The Electron framework lets you write cross-platform desktop applications using JavaScript, HTML and CSS. It is based on Node.js and Chromium and is used by the Atom editor and many other apps.

Follow @ElectronJS on Twitter for important announcements.

This project adheres to the Contributor Covenant code of conduct By participating, you are expected to uphold this code. Please report unacceptable behavior to coc@electronjs.org.

Installation

To install prebuilt Electron binaries, use npm The preferred method is to install Electron as a development dependency in your app:

npm install electron --save-dev [--save-exact]

The --save-exact flag is recommended for Electron prior to version 2, as it does not follow semantic versioning. As of version 2.0.0, Electron follows semver, soโ€ฆ




An image of an electron in action

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Khoa Che

Electron itself is great. Electron apps aren't.

I think, all Electron apps should share a common engine runtime, or even use the runtime of system Chrome/Chromium for a fast boot up.

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dangxquang

Just wonder how VSCode so light (~70MB) vs other electron apps (just hello-word apps already ~200MB).

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voanhcuoc profile image
Khoa Che

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Brad • Edited

I was blown away by stackblitz.

Basically VSCode in your browser that can do the following:

  • Works offline (!!!)
  • live-code reload
  • Stupid fast (like faster than npm/yarn fast)
  • url hosting
  • Deploy directly into the cloud

I found out the entire system works by using PWA apis to basically run a lot of nodejs features for vscode in your browser. (which is why it works offline) So there isn't some container running your application somewhere, its all "local" which is why its so fast.

Pretty magical if you ask me :D

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vonheikemen profile image
Heiker

Thats redux-thunk for me. Never thought 14 lines could cause so much confusion to so many people.

Most recently tagmeme a cool implementation of tagged-unions in plain javascript.

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tammalee profile image
Tammy Lee

When CSS was invented my mind was blown.
How can style code live in a SEPARATE FILE from your HTML?
Up until that point, we'd been using tag attributes for styling!
I can remember calling a friend in NYC to try to figure it out together.

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quinncuatro profile image
Henry Quinn

Is this something a couple browsers implemented at the same time?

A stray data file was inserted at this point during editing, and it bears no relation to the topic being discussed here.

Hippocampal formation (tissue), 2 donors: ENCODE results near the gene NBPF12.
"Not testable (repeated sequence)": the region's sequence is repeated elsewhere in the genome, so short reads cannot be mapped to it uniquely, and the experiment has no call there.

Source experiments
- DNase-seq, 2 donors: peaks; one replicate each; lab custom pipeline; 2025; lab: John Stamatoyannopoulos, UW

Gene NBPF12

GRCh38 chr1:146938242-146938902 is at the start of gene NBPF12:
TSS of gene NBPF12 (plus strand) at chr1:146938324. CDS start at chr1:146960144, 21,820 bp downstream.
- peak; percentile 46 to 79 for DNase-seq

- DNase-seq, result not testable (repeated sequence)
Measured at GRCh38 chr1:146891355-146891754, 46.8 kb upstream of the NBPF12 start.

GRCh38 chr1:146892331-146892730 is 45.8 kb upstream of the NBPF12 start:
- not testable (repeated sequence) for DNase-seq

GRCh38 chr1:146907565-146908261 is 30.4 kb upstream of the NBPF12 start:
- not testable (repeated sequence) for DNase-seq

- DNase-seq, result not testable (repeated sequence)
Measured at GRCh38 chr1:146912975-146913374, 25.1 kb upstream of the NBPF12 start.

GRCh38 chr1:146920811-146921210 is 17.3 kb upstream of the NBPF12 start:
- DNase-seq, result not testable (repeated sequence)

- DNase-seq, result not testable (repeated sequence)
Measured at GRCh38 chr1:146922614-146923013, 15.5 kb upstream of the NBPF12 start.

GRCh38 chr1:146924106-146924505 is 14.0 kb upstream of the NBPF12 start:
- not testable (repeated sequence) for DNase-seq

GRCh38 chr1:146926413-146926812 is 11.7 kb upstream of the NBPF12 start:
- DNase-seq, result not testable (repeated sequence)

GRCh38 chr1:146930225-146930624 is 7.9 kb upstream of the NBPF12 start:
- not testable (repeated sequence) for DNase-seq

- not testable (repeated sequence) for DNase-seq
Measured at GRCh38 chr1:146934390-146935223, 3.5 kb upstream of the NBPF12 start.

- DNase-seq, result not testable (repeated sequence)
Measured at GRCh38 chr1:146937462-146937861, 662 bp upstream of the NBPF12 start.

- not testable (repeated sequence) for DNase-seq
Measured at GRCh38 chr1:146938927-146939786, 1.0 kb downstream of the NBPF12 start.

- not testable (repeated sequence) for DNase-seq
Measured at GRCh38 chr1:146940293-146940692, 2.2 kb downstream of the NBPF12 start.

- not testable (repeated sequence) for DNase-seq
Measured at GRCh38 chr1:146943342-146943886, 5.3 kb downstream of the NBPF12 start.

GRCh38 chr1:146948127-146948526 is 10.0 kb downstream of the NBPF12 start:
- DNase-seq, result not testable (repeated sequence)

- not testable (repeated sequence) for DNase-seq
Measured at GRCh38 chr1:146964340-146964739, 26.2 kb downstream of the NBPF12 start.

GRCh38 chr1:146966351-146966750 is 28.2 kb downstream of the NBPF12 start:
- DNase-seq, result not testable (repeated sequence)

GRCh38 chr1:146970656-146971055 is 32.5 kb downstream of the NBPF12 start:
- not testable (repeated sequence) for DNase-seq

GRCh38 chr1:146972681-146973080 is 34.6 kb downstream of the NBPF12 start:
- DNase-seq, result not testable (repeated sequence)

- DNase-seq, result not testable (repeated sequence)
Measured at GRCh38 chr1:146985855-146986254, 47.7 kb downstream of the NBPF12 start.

Or did you have to bundle some sort of compiler in with your website code to have the CSS actually style your HTML?

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tammalee profile image
Tammy Lee

No compilers were required!
The two browsers, as I recall, that supported it at the beginning were IE and Netscape Navigator.
It was a simpler time. Haha!

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nathankc profile image
Nathan K. Campbell • Edited

Timely answer: apolloinrealtime.org/11/

Specifically the "Mission Control Audio" button and the dozens of isolated station channels you can listen to.

I especially enjoyed hearing either Glynn Lunney or Chris Kraft ask his secretary to bring him a hamburger and fries during TLI

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Casey Brooks

Kotlin coroutines.

It's incredible how simple and intuitive they make async programming. Getting comfortable with these makes me realize that Rx, async-await, promises, and all those other patterns/libraries are really just band-aids over the core problem. Coroutines actually fix that core issue, and the solution is so elegant and well-executed. It's really hard to explain well, you just have to try it out and be amazed for yourself.

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David Wickes

You should definitely look into Scheme ๐Ÿ˜‰

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Jack Harner ๐Ÿš€

This one's kind of specific, but the one thing that's stuck in my head for so long is the Bank of Canada's Landing page for their new $10 note.

More specifically, just how fluid and smooth the animation on flipping the bill around, the way the edges twist depending on how fast you turn it, the reflective parts reflecting, all of it.

I stumbled across it in some non-programming Reddit thread on my old (super slow) phone, and that blew my mind even more.

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Vicente G. Reyes

Wow! This is the first time I saw this. ๐Ÿคฏ

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Tyler V. (he/him)

The most ๐Ÿคฏ I've ever felt was working through Ali's Vue intro guide for the first time:

I've been all in on Vue since working through this and every time I do something new with it I think "Holy Wow! That was magic!"

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anwar_nairi profile image
Anwar

Agree, vue is really mind blowing for his kind. SPA in general also, such a wonderful tech!

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Kyle Boe

Because VS Code has already been mentioned, I have to mention Discord. Their engineering team is nutty. Making everything Just Workโ„ข and at a mind-blowing scale.

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Priyanka Kore • Edited

Bellwoods is a generative arts game created by Matt DesLauriers

Every time I think of it .. the colors and music makes me go "wow" ๐Ÿ˜

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Manda Putra

Hey where are the list of the game? I can't access it :(

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piyukore06 profile image
Priyanka Kore

Heyy .. It was a part of this competition .. Here's the link to the entry, hope this one works for ya js13kgames.com/entries/bellwoods